Time Banking is used as an alternative economy that protects its members from volatile world markets while giving participants a high standard of living.
We have all heard the saying “time is money”, but the African cooperative concept of ‘time banking’ takes that saying literally. Here’s how time banking works, and some ways it’s already being practiced in America today.
Time banking, also called service exchanging, is a means of gaining goods or services in exchange for your time rather than your money. Each hour of time is considered a unit of currency (called a time bill or a time dollar) that can be used to “buy” medical care, food, legal representation, and everything else that you currently use money to buy.
Simply put, for every hour you spend doing something for someone in your community, you earn one hour to use to have someone do something for you.
In this way, Sub Saharan African villagers managed to get everything they needed to survive and be happy BEFORE the arrival of monetary systems from the north. Time banking also brought communities together (one can be rich and alone in this monetary system, but in a time banking system individuals must come together to provide for one another).
Time Banking in the West
According to , there are time banks in 26 countries, 108 in the U.K. alone, and 53 officially recognized time banks in the United States alone. Time banks have been organized not only to combat economic disparities, but to combat racial ones as well.
The Racial Justice Initiative of Timebank, USA has committed itself to bringing an end to structural racism in the juvenile delinquency, child welfare and special education systems. They have highlighted the following disparities in the juvenile detention system:
- Latino, Native, Asian, Pacific Islanders, and African Americans are 35% of the U.S. youth population but comprise 65% of all youth who are imprisoned pre adjudication.
- On average, African American and Latino juveniles are confined, respectively, 61 and 112 days longer than white youth.
- Research shows that incarcerating youth does not make us safer—in fact, it undermines public safety. Detention often propels a youth in a direction that leads to behaviors responsible for the recidivism rates of 50% to 80% for incarcerated youth. Incarcerating delinquent youth in close proximity to one another promotes the development of antisocial behavior.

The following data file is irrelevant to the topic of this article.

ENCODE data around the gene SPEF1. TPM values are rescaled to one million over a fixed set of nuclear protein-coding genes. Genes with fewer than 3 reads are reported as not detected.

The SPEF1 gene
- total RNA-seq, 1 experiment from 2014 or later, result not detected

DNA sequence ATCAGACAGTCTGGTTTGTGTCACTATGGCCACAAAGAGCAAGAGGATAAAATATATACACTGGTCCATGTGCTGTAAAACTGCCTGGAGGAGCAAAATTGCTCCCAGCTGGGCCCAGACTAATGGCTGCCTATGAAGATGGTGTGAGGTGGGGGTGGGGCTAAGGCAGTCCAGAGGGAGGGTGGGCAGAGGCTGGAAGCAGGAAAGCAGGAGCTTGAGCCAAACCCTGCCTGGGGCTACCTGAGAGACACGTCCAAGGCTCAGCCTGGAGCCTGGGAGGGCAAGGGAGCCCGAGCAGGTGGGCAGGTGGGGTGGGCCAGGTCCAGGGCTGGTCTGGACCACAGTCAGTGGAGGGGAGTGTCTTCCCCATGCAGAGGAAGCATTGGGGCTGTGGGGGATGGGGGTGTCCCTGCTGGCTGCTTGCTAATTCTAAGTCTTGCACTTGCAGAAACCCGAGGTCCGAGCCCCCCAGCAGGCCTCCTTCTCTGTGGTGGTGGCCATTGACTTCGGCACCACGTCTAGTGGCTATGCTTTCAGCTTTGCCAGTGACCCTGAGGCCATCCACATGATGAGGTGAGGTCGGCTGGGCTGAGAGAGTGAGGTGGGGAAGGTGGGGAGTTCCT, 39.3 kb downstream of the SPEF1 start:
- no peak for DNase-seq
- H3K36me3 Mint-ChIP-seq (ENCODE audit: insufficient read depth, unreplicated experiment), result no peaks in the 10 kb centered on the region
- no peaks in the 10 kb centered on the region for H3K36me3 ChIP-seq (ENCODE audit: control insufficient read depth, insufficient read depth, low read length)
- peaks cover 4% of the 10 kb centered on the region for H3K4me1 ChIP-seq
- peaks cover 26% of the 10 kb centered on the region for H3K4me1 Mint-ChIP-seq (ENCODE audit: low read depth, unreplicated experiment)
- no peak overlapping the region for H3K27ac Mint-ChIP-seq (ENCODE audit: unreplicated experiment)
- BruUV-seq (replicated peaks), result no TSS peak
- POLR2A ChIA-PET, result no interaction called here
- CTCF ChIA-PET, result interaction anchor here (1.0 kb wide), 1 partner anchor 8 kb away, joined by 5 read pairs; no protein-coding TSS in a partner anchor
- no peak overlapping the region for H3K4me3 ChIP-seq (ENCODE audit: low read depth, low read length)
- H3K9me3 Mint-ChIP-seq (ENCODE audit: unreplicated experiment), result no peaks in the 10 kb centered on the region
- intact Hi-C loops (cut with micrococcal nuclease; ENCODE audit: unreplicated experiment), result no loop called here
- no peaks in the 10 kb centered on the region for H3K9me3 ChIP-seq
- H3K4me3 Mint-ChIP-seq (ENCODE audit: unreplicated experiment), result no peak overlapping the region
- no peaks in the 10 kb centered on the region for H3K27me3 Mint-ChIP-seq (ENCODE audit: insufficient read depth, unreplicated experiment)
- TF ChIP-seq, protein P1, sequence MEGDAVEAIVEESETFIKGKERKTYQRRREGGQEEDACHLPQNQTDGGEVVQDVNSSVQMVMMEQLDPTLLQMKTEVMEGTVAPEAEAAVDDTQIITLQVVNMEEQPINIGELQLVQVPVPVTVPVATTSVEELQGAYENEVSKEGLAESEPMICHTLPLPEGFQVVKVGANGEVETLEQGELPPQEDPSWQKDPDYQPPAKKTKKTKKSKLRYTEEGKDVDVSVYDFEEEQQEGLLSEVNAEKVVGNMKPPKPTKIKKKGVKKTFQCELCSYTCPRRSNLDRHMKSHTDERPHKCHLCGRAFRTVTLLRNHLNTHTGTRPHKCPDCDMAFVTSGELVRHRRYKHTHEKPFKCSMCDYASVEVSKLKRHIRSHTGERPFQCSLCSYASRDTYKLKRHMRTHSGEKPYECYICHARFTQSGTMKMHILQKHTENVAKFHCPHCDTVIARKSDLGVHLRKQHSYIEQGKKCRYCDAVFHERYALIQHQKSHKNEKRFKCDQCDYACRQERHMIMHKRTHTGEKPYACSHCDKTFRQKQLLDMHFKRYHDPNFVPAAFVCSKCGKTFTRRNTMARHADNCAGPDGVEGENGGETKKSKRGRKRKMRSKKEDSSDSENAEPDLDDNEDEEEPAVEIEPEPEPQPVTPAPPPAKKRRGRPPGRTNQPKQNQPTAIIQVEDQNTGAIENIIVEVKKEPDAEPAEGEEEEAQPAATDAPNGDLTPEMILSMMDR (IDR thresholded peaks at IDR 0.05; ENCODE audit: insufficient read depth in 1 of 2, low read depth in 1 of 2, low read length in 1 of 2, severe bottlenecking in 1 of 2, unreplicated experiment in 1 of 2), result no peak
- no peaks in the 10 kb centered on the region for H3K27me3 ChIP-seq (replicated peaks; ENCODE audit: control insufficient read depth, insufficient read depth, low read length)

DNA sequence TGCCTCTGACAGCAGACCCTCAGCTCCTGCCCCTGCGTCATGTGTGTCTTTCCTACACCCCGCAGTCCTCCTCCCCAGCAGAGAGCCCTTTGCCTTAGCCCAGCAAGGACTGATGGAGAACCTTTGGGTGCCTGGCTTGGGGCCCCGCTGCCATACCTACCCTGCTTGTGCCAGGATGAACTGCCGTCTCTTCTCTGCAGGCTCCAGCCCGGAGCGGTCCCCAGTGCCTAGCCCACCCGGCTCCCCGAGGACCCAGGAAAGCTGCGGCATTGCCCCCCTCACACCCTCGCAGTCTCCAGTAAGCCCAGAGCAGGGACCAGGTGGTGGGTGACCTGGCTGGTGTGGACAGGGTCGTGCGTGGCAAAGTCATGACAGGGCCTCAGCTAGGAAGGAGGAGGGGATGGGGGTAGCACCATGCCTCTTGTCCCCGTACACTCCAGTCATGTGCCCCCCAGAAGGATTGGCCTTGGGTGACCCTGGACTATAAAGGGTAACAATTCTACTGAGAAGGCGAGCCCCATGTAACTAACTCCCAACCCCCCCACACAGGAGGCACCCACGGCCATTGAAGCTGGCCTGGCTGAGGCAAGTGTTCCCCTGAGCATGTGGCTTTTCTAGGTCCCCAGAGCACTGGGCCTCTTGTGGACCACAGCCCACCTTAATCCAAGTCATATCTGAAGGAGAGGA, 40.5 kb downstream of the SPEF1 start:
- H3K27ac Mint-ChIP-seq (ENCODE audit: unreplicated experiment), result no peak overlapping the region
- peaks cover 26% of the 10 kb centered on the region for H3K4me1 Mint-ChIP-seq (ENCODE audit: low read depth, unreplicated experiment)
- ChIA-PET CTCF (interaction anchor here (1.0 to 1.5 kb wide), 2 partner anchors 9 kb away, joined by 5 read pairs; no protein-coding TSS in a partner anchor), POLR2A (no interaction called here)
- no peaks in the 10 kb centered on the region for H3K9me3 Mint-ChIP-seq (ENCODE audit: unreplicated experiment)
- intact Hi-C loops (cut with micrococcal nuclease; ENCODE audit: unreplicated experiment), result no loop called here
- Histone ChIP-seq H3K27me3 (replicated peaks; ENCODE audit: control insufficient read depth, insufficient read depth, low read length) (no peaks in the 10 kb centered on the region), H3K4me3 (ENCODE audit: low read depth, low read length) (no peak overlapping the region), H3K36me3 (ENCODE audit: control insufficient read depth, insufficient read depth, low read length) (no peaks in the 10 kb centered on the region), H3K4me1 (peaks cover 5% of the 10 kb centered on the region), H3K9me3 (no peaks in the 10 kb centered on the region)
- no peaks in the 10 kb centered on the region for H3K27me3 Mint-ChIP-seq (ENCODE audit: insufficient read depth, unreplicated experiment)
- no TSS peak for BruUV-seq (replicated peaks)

- Incarcerated youth typically do not receive the education or health care they need.
- Despite a long-term and substantial investment of government resources, most jurisdictions have seen virtually no reductions in disparities in treatment of minority youth.
The solution to these disparities, called The Time Dollar Youth Court has been leveraged in Washington, D.C. and across the nation with the following results:
- In Washington, D.C., The Time Dollar Youth Court (TDYC) provides alternative youth peer sentencing to first-time juvenile offenders in the District of Columbia, providing a constructive means of instilling respect and responsibility for self and others. The recidivism rate for Youth Court participants is 9% for those who successfully completed the Youth Court Diversion Program (as opposed to 30% for those in the D.C. area who were not referred to Youth Court).
- Youth Court programs across the nation experience immediate returns on investment. Even in programs with only two years of operation, more than 80% of the youth offenders have completed their sentences successfully. In 30% of the participating programs, 1 in 5 youth offenders returns to the program as a volunteer.
Through the Racial Justice Initiative, there is now a moral, economic and legal force underway to compel judges and other officials to choose from an array of proven practices that help (not harm) America’s youth. Its solutions and policies like these that we as Black men and women should be pioneering and pushing into prominence. So distracted have we become by trying to do things according to the principles of raw capitalism, fueled by a Eurocentric values system, that we have lost sight of potential solutions right under our nose!
Time Banking for Black Men and Women in America
Beyond leverage as an innovative means of reducing crime and disparity, time banking solves three problems for us:
Gives access to goods and services to those of us who normally couldn’t afford them.
Time Banking levels the economic playing field because everyone’s labor is equally valuable. The physician that needs his car repaired is equal in “worth” to the mechanic that fixes his car. The grandmother who helps set up the community garden is just as valued as the chef that prepares meals from that garden. No one lacks for anything as long as they are willing to labor in some form or another.